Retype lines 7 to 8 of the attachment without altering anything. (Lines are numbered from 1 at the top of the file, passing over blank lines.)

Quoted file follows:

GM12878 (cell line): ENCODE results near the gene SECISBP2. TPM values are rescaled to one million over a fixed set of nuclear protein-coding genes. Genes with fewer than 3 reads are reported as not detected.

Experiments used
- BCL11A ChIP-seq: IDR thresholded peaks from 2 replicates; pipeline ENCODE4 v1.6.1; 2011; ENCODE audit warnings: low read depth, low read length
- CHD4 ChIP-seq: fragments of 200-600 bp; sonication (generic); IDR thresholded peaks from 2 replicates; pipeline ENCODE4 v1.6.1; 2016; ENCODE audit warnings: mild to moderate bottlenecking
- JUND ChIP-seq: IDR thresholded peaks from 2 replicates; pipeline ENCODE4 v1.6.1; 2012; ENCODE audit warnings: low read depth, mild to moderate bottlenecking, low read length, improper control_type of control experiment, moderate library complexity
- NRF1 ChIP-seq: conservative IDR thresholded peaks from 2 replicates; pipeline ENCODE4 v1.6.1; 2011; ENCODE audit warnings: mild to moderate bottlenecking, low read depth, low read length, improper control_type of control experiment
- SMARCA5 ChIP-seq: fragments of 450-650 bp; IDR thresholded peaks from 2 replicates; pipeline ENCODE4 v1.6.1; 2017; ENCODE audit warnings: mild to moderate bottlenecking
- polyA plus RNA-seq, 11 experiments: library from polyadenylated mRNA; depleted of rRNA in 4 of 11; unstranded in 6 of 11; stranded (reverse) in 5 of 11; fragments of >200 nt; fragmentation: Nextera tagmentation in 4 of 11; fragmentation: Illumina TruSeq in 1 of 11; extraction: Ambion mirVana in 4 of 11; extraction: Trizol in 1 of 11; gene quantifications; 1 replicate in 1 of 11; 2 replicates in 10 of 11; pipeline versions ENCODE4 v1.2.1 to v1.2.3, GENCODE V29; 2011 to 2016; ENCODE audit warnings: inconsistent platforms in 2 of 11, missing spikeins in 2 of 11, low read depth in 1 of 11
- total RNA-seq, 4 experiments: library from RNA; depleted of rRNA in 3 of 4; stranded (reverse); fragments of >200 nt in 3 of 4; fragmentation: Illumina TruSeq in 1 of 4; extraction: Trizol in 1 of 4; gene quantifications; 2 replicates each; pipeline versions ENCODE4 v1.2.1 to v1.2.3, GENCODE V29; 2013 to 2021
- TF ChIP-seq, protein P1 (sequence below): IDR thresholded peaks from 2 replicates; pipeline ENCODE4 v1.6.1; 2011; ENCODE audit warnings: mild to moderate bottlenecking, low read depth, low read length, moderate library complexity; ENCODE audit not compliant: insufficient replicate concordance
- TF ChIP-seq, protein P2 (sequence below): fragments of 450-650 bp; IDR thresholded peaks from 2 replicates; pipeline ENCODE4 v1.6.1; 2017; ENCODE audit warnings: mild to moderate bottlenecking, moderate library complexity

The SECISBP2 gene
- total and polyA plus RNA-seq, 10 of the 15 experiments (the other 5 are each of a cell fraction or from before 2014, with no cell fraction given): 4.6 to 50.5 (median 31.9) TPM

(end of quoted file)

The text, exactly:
- SMARCA5 ChIP-seq: fragments of 450-650 bp; IDR thresholded peaks from 2 replicates; pipeline ENCODE4 v1.6.1; 2017; ENCODE audit warnings: mild to moderate bottlenecking
- polyA plus RNA-seq, 11 experiments: library from polyadenylated mRNA; depleted of rRNA in 4 of 11; unstranded in 6 of 11; stranded (reverse) in 5 of 11; fragments of >200 nt; fragmentation: Nextera tagmentation in 4 of 11; fragmentation: Illumina TruSeq in 1 of 11; extraction: Ambion mirVana in 4 of 11; extraction: Trizol in 1 of 11; gene quantifications; 1 replicate in 1 of 11; 2 replicates in 10 of 11; pipeline versions ENCODE4 v1.2.1 to v1.2.3, GENCODE V29; 2011 to 2016; ENCODE audit warnings: inconsistent platforms in 2 of 11, missing spikeins in 2 of 11, low read depth in 1 of 11